THE ONE PERSON involved in the making of movies and plays who never gets enough credit is usually the writer. So let’s examine Peter Morgan, the brain behind “The Queen.” His is an eloquently drawn, insightful portrayal of the Windsors. … Morgan has also written a powerful insider’s look at Idi Amin’s evolution from being the hero of Uganda to the villain of Africa, “The Last King of Scotland.” He now has a screenplay being filmed in London — is a treatment of the vivid Philippa Gregory novel, “The Other Boleyn Girl.” Shooting began last week and Sony, Focus and the BBC are all onboard. Playing the young and sexy Henry VIII is Eric Bana while Scarlett Johansson and Natalie Portman portray the sisters, Mary and Anne.
IN AUGUST, Frank Langella opened at London’s Donmar Warehouse in Morgan’s play “Frost/Nixon.” Langella is now the toast of London though some say they are stunned by his all-American grandeur. The other night he was feted by Elizabeth Harris in a dinner party that boasted both Antonia Fraser and Harold Pinter. (Just to add some celebrity buzz, the hostess has been, in her time, married to the late actors Richard Harris and Rex Harrison and is now wed to Jonathan Aitken, the controversial former MP who was convicted and jailed for perjury in 1999.)
CONDOLENCES to Candice Bergen whose mother died Monday at L.A.’s Cedars-Sinai. Frances Bergen was surely one of the most beautiful and charming women ever to grace Hollywood. A model who wed the ventriloquist Edgar Bergen, she could have been a big film star herself. … Here’s an anecdote: One day a pal phoned Frances from a flea market in Gotham and told her there was a small wind-up Charlie McCarthy doll on sale. Frances began asking which way was the hair combed, what was Charlie wearing, which way his eyes faced? Then she said she didn’t have that one and asked her friend to buy it, saying, “Well, you know he was one of my children for many years — a mother never forgets.”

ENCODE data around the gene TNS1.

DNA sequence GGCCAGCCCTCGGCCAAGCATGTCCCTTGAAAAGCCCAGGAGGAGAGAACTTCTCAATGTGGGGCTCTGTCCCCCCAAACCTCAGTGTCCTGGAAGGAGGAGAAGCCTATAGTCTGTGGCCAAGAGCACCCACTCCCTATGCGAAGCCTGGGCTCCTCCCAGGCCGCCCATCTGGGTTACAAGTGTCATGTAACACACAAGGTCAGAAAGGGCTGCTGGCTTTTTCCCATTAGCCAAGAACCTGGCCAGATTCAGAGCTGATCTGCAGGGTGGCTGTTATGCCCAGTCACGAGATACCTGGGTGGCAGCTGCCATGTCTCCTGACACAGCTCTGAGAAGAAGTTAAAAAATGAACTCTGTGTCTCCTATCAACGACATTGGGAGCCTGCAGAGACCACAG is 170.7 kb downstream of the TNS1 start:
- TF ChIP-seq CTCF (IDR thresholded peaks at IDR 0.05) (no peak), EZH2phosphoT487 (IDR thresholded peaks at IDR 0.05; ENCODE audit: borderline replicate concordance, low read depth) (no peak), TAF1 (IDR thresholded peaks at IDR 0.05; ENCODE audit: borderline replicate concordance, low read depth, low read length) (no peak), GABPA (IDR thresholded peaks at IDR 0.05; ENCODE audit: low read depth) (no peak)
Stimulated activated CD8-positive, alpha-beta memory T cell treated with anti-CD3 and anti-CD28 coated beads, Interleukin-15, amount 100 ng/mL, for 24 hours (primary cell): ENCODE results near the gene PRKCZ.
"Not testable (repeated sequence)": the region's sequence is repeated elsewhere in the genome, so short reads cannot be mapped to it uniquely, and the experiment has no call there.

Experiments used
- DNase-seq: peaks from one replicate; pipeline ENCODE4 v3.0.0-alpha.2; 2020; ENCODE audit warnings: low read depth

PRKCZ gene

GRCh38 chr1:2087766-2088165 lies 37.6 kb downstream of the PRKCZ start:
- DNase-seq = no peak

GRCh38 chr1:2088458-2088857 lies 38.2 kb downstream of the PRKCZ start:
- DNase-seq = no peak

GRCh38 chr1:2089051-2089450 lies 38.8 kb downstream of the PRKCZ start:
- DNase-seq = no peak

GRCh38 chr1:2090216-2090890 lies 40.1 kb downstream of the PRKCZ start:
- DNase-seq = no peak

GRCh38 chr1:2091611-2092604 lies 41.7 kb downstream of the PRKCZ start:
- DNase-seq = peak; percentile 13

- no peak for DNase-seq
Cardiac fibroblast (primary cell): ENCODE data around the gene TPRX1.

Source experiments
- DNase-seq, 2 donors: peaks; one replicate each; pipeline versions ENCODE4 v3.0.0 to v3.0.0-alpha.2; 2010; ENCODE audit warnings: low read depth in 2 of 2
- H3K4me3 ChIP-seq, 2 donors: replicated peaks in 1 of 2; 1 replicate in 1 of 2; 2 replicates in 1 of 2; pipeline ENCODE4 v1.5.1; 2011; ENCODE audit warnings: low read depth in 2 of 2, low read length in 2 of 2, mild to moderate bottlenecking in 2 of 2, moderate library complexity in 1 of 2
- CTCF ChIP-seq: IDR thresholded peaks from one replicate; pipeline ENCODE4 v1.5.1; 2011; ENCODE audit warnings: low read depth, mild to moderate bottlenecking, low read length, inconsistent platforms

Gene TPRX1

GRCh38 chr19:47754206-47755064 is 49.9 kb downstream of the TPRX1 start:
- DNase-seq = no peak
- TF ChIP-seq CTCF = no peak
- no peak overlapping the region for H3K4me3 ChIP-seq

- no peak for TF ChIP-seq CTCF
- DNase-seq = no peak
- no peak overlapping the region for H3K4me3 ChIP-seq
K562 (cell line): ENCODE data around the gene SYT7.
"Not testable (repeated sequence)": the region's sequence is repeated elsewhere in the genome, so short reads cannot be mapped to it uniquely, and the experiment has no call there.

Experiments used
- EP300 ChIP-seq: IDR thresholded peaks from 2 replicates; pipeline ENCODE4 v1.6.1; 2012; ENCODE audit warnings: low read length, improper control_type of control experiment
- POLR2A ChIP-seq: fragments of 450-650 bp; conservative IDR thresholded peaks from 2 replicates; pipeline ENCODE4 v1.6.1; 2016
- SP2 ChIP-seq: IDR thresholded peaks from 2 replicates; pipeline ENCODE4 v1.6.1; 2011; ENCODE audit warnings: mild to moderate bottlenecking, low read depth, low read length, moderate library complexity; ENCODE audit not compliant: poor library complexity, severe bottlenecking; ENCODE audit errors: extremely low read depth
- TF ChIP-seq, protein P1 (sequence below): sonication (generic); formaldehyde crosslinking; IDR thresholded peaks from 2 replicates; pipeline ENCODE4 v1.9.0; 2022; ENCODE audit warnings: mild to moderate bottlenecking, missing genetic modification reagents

CHARLIE ROSE had his hands full the other night when he interviewed “The Queen” director Stephen Frears and its star, actress Helen Mirren. There was a kind of tense frisson between Frears and Mirren, full of humor, but with a clear indication that the director and his leading lady had some opposing ideas on the character of Queen Elizabeth II, of Princess Diana, and on gossip and speculation. At one point, when Charlie wasn’t getting quite what he wanted from Mirren, Frears said, “Well, now you see what I had to deal with! She’s going to be impossible the rest of the day.” Big laughs, but I thought I saw beads of sweat on Charlie’s brow. … When Charlie asked Frears why he chose Mirren for the role of the British monarch, after some hesitation he said, “Well, she’s just like the Queen, isn’t she?” Mirren howled, “I’m nothing like the Queen, I’m a common girl from Chiswick!” … The Lincoln Center Film Festival’s big kickoff Friday night dragged on so long that when I came home, exhausted, at 11 p.m., some stalwarts were just walking on to Tavern on the Green for the supper after it all. High spots of the night were the kick-off movie, “The Queen,” and getting to dine with Mirren and her handsome husband Taylor Hackford, plus a few other worthies. I’ll cite screenwriter Morgan, Miramax’s Daniel Battsek, producer Scott Rudin, director Stephen Frears, and Broadway’s John Breglio.
(E-mail Liz Smith at MES3838@aol.com)